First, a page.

Recently I gave the “if I were hit by the bus” talk. When someone leaves your organization unexpectedly, whether it is a chief executive, a leader, a board member, key staff person or a valuable volunteer, major disruption results. It sometimes feels like diving off the diving board blindfolded, or beating a hasty exit in the ensuing crisis.
Often we try hard to avoid the topic of succession planning altogether. However, research in the nonprofit sector claims that 65% of Executive Directors and Board Chairs expect to leave their positions within the next five years. 85% of them do not have written leadership sustainability plans. So open your eyes and consider doing some planning.
Anticipate. Begin by conducting an open, transparent process for considering the possible consequences of losing a key person in your organization. Start with something as simple as reviewing all job descriptions.
Prepare. Brainstorm actions that mitigate potential risks. Ask each key person to create their own succession plan. Identify primary outside contacts that are critical to your success.
Document everything. Create a binder of essential resources. Develop a standard protocol for recordkeeping, passwords and file storage.
Identify a continuity officer. Susan Ellis suggests that you should identify one key person to be the keeper of the records of your organization. That includes documenting the organization’s history, copies of minutes, newsletters and key communications. Track policies and procedures. Understand the organizational structure and culture.
Engage your business partners. Leverage their expertise. Seek their advice. Gain financial and pro bono support. Many of them are happy to provide business planning services and not just financial support.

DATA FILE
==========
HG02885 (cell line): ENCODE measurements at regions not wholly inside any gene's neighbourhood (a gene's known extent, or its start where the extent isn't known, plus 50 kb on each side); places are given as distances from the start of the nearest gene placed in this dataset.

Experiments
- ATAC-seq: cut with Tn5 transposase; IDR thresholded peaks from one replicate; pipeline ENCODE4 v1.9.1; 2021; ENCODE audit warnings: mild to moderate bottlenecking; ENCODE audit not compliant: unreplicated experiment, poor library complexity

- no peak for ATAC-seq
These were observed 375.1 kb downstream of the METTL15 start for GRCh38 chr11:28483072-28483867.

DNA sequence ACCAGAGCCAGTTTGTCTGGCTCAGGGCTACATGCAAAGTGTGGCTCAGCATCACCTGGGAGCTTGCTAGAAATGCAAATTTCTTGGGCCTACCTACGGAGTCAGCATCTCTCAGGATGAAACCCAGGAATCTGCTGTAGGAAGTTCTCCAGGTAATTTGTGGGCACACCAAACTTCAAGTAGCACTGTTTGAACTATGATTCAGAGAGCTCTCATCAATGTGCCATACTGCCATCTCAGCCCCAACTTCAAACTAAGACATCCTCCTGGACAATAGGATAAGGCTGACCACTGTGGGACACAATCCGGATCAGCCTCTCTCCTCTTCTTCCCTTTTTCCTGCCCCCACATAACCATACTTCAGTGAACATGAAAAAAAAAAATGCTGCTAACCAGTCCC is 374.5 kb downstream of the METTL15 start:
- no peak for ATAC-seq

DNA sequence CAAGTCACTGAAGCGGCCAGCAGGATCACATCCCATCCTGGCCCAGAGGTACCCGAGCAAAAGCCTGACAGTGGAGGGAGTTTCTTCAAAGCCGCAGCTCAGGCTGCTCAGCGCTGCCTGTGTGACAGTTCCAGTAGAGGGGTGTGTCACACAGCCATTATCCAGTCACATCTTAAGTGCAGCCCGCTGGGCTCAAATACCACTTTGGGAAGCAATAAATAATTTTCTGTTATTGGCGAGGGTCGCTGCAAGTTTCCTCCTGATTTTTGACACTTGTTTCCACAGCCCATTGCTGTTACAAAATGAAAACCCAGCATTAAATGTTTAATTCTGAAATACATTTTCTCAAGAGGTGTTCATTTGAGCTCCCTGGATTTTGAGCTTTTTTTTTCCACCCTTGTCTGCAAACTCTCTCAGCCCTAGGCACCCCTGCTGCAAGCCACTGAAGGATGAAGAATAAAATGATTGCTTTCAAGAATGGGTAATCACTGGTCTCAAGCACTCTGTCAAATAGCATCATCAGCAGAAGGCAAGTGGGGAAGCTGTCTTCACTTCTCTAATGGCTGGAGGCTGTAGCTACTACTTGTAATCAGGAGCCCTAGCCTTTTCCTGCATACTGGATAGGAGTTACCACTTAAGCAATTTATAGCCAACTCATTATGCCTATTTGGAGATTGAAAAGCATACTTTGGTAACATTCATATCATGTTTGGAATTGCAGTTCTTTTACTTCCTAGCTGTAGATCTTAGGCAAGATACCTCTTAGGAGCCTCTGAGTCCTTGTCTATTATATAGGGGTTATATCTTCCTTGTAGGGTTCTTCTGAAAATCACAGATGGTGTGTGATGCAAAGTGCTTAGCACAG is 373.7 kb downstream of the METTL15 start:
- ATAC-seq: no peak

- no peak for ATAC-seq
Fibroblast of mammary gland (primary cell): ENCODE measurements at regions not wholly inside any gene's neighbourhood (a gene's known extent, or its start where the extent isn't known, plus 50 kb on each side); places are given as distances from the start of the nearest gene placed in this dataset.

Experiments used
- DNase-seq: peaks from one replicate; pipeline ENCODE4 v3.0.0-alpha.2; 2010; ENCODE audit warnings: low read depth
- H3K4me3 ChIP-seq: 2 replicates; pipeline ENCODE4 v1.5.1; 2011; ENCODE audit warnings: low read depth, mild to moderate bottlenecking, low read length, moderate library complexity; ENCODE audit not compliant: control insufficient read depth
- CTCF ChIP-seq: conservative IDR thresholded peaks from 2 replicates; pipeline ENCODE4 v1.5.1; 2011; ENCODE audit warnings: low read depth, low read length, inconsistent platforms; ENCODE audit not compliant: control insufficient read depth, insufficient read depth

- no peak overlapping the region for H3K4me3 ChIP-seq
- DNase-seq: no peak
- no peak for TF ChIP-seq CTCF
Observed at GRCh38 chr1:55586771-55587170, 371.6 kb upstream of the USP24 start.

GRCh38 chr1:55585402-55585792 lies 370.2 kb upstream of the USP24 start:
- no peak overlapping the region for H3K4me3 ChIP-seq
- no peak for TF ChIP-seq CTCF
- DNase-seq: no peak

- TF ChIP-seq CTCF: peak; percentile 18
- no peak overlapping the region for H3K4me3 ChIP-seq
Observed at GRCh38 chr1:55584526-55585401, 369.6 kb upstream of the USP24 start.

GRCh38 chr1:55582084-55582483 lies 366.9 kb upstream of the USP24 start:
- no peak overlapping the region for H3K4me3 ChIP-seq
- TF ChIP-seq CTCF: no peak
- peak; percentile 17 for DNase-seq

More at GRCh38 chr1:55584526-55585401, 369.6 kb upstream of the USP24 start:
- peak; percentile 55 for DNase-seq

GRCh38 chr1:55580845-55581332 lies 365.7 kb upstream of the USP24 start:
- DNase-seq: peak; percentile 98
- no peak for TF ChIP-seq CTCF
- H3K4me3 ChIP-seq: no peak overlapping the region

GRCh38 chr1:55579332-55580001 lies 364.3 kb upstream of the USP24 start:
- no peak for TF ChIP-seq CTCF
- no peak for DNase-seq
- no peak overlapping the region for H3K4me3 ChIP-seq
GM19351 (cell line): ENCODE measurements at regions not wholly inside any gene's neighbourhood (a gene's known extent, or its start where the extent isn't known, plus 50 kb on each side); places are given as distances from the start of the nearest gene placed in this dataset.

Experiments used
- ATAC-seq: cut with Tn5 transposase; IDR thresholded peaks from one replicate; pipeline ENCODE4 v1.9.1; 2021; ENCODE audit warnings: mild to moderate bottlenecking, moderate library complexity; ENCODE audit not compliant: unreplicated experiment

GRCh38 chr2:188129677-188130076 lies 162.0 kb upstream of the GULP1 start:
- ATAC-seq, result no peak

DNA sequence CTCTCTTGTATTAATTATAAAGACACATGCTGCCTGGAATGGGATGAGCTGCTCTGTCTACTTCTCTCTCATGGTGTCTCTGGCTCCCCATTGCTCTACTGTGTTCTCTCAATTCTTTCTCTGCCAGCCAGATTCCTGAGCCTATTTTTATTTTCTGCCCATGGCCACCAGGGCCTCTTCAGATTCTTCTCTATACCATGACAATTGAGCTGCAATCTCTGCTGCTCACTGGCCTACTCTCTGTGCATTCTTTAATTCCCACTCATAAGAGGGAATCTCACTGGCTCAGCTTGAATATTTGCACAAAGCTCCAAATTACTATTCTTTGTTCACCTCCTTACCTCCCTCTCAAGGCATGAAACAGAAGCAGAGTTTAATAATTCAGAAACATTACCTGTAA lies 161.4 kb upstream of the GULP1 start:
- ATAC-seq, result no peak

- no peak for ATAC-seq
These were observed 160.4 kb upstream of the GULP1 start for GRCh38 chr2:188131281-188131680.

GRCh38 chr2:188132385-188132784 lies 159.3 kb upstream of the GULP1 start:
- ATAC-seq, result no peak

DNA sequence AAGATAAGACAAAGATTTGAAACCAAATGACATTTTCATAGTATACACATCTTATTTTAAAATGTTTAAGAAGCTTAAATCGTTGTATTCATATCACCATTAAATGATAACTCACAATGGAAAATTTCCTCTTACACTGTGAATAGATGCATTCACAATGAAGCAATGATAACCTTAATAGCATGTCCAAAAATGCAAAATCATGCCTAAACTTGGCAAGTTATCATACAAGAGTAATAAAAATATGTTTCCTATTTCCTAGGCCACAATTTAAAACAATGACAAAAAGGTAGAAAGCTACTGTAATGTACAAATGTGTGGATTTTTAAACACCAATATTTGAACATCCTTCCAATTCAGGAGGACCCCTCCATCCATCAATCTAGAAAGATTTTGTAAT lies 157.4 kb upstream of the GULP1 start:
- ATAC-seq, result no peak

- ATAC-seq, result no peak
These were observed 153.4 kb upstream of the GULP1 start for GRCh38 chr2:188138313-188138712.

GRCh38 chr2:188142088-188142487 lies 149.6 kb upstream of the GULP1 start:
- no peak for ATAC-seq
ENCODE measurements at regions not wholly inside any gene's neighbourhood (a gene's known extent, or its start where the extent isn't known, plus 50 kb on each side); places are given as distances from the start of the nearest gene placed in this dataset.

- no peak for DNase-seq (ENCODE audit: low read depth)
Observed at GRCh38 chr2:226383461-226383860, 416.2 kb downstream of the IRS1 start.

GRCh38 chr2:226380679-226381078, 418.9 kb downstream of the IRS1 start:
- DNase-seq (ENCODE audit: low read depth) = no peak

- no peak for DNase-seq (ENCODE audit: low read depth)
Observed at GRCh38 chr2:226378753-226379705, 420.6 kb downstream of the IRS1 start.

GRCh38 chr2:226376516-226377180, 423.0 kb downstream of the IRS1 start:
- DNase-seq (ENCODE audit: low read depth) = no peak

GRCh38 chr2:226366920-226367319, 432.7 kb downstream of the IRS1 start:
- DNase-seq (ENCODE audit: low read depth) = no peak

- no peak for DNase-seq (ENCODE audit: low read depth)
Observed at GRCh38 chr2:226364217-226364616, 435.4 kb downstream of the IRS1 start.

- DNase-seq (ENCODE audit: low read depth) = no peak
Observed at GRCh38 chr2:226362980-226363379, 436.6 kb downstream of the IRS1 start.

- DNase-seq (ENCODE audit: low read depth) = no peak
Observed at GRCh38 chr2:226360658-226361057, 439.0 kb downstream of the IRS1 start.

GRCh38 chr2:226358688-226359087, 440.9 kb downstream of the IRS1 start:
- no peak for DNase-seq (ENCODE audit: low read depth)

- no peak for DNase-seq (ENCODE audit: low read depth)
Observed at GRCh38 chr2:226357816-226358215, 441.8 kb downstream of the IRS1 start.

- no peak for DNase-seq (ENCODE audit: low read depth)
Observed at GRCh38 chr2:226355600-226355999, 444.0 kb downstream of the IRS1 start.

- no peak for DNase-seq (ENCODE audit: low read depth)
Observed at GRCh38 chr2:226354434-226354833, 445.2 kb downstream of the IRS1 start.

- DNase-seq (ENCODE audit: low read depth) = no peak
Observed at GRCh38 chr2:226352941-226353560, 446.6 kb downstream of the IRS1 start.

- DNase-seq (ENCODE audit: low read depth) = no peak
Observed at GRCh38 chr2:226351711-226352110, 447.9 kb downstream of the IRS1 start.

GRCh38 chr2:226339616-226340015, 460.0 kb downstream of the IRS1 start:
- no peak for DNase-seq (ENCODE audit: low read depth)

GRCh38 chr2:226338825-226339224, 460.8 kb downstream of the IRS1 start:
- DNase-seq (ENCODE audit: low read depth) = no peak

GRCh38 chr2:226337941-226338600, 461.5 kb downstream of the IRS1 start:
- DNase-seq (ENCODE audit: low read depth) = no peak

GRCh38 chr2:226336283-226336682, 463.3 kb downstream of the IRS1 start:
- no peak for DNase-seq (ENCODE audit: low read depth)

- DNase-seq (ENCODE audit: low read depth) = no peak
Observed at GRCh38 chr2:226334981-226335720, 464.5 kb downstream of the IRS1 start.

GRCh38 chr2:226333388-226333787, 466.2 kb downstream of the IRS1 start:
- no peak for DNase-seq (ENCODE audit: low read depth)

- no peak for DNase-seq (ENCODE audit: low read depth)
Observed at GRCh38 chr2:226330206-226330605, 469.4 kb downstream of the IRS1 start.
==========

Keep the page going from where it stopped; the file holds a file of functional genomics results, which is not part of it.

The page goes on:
Identify potential. Target emerging leaders and engage them in new ways. Create a leadership pipeline and demonstrate that “This is a place to grow.”
Develop bench strength and build teams. Cross-train volunteers and staff to understand the various responsibilities and functions of others. Build self-sufficient and self-directed teams.
Coach and Mentor. Give new and less experienced volunteers opportunities to learn skills and exercise leadership.
Provide training for all. Orient them to the organization, both to the physical space and your mission and goals. Identify training opportunities within and outside your organization. Be transparent by inviting questions and sharing information.
Celebrate. No matter how small the steps are that you take on the path of creating a sustainability plan, cheerlead for those efforts. Communicate widely internally and externally. The community will appreciate your long range thinking.